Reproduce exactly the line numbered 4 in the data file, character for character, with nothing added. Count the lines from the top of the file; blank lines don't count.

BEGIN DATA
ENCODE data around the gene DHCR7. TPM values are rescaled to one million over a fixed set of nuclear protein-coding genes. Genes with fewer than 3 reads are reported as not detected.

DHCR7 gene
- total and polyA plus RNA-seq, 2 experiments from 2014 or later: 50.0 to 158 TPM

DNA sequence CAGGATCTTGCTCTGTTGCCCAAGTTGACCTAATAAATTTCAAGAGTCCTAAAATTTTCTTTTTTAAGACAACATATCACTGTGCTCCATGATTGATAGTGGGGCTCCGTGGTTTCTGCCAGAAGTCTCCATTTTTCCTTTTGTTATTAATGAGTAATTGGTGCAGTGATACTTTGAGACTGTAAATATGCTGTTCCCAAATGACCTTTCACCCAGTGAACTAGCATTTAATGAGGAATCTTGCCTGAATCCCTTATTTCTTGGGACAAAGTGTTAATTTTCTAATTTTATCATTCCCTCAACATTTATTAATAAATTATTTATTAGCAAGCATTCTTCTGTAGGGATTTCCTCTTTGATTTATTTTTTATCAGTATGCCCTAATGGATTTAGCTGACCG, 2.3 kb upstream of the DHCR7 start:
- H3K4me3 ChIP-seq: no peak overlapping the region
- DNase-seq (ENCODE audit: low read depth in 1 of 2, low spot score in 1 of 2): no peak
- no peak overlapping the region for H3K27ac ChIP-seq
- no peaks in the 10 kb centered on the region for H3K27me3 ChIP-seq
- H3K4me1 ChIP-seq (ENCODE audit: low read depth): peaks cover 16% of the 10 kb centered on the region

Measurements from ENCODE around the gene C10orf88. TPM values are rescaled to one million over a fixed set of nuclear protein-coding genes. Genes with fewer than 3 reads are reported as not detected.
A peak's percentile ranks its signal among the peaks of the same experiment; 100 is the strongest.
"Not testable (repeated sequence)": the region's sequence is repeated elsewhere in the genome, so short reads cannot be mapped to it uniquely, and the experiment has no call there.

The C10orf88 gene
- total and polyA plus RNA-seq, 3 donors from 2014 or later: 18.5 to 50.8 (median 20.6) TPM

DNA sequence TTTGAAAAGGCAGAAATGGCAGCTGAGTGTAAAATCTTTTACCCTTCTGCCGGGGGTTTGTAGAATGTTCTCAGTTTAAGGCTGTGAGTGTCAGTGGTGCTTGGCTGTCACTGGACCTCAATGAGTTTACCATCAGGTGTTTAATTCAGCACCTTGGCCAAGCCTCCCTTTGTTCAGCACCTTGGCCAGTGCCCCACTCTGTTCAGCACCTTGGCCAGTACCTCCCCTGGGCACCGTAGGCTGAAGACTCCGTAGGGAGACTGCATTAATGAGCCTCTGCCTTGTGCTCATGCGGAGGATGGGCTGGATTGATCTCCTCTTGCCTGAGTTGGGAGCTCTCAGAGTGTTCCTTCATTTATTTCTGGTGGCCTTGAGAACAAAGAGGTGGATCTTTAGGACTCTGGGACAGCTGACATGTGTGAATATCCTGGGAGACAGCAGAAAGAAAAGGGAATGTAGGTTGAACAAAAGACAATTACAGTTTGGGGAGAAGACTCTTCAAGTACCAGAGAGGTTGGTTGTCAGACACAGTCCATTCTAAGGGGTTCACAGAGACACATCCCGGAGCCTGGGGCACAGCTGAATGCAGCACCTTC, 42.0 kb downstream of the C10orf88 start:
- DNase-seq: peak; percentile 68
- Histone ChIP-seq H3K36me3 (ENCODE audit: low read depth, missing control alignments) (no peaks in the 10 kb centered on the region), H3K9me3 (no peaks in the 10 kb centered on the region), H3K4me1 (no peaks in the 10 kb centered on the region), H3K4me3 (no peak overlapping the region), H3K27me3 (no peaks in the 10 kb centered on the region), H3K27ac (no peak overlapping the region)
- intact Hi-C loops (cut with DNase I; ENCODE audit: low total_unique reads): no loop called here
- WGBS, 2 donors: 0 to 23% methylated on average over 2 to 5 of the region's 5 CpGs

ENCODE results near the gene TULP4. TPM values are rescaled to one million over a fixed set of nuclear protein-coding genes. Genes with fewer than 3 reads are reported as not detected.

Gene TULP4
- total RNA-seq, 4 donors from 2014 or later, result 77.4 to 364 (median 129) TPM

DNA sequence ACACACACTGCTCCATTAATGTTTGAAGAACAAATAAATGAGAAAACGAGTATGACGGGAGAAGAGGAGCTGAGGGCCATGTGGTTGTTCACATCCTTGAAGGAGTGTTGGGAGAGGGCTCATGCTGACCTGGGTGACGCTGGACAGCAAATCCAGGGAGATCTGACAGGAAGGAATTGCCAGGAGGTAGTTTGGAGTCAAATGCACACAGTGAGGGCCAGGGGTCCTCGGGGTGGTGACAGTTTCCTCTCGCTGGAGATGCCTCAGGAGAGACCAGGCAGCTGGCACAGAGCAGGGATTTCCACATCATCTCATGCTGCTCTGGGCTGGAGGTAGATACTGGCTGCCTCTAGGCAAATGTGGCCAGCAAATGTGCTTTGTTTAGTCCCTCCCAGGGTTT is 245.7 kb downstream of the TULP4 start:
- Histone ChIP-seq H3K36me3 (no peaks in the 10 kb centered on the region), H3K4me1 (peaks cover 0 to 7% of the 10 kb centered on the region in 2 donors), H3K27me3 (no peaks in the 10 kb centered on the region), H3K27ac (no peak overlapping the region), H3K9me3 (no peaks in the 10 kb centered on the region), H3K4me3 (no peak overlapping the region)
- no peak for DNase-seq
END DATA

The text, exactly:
DNA sequence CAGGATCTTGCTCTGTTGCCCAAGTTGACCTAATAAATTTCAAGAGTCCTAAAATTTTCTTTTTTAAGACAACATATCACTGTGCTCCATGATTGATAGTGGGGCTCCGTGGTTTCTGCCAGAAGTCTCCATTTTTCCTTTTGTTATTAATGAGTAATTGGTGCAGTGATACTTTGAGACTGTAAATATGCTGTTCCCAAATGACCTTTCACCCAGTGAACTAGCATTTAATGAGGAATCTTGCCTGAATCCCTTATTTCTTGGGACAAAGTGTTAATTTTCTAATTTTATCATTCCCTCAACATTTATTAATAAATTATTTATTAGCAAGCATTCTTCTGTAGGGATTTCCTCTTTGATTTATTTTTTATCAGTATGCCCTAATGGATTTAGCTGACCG, 2.3 kb upstream of the DHCR7 start: